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Ukrainian communist leader to challenge disbanding of party faction in court

July 25, 2014, 9:29 UTC+3 KIEV
The Kiev Circuit Administrative Court on Thursday began examining the Justice Ministry’s appeal for banning the Communist Party
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Ukrainian Communist Party leader Petro Symonenko

Ukrainian Communist Party leader Petro Symonenko

© ITAR-TASS / Maxim Nikitin

KIEV, July 25. /ITAR-TASS/. Ukrainian Communist Party leader Petro Symonenko said he would challenge the parliament’s decision to disband the party’s faction in Ukrainian courts at first and then in the European Court of Human Rights.

The Verkhovna Rada (parliament) on Thursday voted to disband the communist faction. Parliament Speaker Oleksandr Turchynov said, “The faction consisted of 33 lawmakers and when ten of them left, there remained too few of them for the faction to function. We have corrected a historical mistake and I hope that the communist ideology will never exist in our society again.”

Symonenko said “attempts by the political opponents to remove the Communist Party from the political stage will lead to nowhere… They will not intimidate us, and these statements [on banning the party] once again prove that they don’t want to see a different point of view.”

Former lawmaker Boris Bespaly, who worked in the previous three parliaments, said communist deputies could set up a new group as “they were not banished from the debating chamber”. “But if the party is banned, then this will call into question the communists’ participation in the incumbent parliament and in the new elections,” Bespaly said.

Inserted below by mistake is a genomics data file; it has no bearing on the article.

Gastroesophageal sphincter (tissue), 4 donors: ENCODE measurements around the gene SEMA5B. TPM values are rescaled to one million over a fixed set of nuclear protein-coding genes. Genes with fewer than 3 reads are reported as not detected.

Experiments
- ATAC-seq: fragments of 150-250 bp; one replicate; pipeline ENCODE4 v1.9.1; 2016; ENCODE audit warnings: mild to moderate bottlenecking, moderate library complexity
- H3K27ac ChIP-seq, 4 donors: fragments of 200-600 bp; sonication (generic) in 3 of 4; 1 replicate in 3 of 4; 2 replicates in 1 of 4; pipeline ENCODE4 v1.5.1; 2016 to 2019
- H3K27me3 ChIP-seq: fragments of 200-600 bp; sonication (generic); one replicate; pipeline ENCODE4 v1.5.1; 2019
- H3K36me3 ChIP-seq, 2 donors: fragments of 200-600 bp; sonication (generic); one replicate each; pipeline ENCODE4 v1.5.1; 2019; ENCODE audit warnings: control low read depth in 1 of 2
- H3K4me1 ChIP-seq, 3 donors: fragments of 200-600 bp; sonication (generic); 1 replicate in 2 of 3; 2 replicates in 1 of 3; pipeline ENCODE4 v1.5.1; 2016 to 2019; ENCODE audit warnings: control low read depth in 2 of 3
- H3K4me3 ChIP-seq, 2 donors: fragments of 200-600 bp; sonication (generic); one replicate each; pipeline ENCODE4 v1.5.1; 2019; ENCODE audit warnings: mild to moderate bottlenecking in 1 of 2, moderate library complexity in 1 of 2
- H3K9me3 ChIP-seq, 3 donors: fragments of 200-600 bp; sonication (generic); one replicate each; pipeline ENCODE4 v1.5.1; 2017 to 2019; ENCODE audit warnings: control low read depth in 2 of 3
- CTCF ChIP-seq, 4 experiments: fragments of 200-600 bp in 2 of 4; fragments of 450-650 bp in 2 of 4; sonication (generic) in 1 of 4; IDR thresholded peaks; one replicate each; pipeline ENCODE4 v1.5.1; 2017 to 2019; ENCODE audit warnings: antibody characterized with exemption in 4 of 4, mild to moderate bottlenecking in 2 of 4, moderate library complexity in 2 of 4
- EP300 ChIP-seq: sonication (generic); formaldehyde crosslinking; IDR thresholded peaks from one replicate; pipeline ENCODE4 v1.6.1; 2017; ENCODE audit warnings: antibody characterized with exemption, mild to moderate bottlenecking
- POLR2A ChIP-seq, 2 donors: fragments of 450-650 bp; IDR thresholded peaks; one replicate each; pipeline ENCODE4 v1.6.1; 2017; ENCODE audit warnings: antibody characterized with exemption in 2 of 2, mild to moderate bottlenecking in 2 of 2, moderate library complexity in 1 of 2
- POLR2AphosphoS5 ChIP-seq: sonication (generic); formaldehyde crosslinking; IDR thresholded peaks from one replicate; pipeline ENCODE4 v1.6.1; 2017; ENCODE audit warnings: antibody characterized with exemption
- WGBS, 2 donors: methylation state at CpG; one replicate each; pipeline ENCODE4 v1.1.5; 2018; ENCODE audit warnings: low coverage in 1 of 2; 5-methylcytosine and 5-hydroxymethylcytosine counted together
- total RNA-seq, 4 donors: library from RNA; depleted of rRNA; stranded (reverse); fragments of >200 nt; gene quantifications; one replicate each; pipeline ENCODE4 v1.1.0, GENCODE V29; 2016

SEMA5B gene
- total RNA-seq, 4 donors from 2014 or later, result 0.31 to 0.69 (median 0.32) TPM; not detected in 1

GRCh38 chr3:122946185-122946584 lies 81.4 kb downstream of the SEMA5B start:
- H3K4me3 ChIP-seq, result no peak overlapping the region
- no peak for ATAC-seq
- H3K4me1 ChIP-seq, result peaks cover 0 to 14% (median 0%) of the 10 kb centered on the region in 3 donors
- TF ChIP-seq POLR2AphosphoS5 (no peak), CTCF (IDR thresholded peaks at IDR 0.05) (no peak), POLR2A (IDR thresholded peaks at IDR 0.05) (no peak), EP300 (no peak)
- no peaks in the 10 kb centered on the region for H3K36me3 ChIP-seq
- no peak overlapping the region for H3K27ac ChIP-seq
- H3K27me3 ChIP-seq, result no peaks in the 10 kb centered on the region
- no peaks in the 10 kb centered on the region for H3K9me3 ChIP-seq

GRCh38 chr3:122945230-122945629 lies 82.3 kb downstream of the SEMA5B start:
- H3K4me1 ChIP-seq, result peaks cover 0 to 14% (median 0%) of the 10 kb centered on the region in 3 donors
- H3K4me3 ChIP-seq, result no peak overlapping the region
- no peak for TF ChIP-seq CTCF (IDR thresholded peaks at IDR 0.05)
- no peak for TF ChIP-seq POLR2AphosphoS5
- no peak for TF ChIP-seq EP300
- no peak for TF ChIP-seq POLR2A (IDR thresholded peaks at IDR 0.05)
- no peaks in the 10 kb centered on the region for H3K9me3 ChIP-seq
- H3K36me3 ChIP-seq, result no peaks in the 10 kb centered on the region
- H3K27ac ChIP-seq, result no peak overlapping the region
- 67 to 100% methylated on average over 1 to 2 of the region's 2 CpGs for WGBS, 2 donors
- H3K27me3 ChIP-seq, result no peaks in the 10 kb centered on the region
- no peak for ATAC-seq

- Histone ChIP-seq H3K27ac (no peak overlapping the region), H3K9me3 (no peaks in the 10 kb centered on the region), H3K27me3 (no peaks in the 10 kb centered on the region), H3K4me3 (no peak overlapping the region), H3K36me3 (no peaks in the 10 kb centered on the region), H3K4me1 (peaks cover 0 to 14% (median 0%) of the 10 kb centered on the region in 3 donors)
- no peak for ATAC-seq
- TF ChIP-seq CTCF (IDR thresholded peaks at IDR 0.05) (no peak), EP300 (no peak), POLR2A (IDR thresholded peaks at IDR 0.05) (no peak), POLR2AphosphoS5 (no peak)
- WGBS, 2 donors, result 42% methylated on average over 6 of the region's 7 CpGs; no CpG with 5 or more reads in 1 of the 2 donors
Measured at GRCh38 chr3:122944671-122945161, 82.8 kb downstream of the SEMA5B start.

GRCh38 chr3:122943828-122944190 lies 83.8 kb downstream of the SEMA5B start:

The Kiev Circuit Administrative Court on Thursday began examining the Justice Ministry’s appeal for banning the Communist Party. Judge Lyudmila Marulina adjourned the hearing until August 14.

In May, Turchynov asked the Justice Ministry to look into the Communist Party’s role in separatist activities and take legal steps, if necessary, to ban it.

This is not the first attempt to ban the Communist Party. In November 2013, a draft law banning Communist ideology in Ukraine was submitted to the Verkhovna Rada by the nationalist Svoboda (Freedom) faction.

In March 2014, several draft bills suggested banning it for supporting anti-Ukrainian policies and separatism, including the May 11 plebiscite in the rebellious eastern Donetsk Region.

The Ukrainian Security Service also claimed that the party leaders had asked Russia to send its troops to Ukraine.

The Ukrainian Prosecutor General’s Office and Security Service have opened 308 criminal cases against the Communist Party which is “suspected of supporting Crimea’s annexation and the creation of the Donetsk and Luhansk People’s Republics”.

Deputy Justice Minister Igor Alexeyev said “irrefutable evidence” had been presented to court proving that “both top leaders of the Ukrainian Communist Party and its local leaders acted in support of the separatist movement in eastern regions.”

The Communist Party founded in 1918 is the oldest political force in modern Ukraine. In 1991, it was registered as “a newly created political party”.

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